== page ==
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From: Goldie Blumenstyk
Subject: The Edge: Colleges Focus on Graduates' Employability
I’m Goldie Blumenstyk, a senior writer at The Chronicle covering innovation in and around higher ed. This week I follow up on new expectations for higher ed and on the finances of an unusual online-university outsourcing partnership. I also share new thinking on the costs of federal student loans and how education and immigration reform factor into a new push on industrial policy.
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I’m Goldie Blumenstyk, a senior writer at The Chronicle covering innovation in and around higher ed. This week I follow up on new expectations for higher ed and on the finances of an unusual online university-outsourcing partnership. I also share new thinking on the cost of federal student loans and how education and immigration reform factor into new national investments in the semiconductor industry.
Higher ed’s “higher bar” includes more attention to graduates’ employability.
Last month I asked for your thoughts on my thesis that an emerging movement toward more-equitable hiring practices, based on skills rather than degrees, would raise the bar on the value proposition for higher ed. Reactions ran the gamut.
Some of you were skeptical, questioning whether the “skills-based hiring” movement was really that extensive or would have much of an impact — and raising doubts about whether those digital “learner and employment” wallets I highlighted would really ever be a thing.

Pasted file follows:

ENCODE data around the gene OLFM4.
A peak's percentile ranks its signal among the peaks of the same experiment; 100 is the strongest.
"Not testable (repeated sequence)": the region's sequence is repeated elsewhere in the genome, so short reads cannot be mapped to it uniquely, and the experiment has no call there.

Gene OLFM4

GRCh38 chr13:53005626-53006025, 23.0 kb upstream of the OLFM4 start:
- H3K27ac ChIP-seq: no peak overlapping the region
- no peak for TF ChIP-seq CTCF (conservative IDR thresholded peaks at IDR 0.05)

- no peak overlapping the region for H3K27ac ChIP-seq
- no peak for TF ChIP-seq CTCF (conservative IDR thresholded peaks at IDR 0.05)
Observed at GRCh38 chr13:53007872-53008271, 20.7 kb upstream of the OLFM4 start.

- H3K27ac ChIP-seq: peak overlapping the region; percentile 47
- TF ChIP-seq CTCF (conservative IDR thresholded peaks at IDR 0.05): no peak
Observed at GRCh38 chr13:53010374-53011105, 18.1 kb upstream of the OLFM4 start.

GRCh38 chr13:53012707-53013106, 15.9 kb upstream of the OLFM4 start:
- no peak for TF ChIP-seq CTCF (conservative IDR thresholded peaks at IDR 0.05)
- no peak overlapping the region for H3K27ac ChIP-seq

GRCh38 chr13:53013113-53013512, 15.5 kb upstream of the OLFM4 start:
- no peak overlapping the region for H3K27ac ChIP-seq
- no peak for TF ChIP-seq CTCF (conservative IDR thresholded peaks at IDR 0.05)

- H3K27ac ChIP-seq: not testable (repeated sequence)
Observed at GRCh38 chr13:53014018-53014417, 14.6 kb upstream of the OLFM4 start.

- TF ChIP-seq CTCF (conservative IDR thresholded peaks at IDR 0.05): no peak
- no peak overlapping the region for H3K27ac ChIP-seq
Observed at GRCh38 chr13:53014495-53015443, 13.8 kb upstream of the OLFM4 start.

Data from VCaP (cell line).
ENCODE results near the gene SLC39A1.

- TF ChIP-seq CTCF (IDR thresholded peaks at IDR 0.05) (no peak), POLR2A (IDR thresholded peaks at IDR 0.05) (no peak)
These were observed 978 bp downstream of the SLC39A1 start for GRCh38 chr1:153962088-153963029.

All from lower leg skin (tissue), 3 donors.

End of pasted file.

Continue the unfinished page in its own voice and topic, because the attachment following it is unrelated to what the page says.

Others wondered if changes in hiring might catalyze a broader conversation about the very role of college. “This may be a moment we can reclaim a ‘higher’ purpose for higher education,” wrote Dick Hersh, a former president of both Trinity (Conn.) and Hobart and William Smith Colleges.
Mostly though, the responses centered largely on ways colleges themselves will have to continue to improve graduates’ employability, by ensuring that students’ experiences include opportunities for internships and projects that help them build core skills, and by taking more steps to embed credentials into the traditional educational process. “Skills acquisition and alternative credentialing are long-term trends in hiring,” William Barnett, a retired professor and dean who now runs the Higher Ed Success newsletter wrote in a tweet. “Colleges should figure out how to demonstrate both within current degree programs. That, and cost, will shape the future.”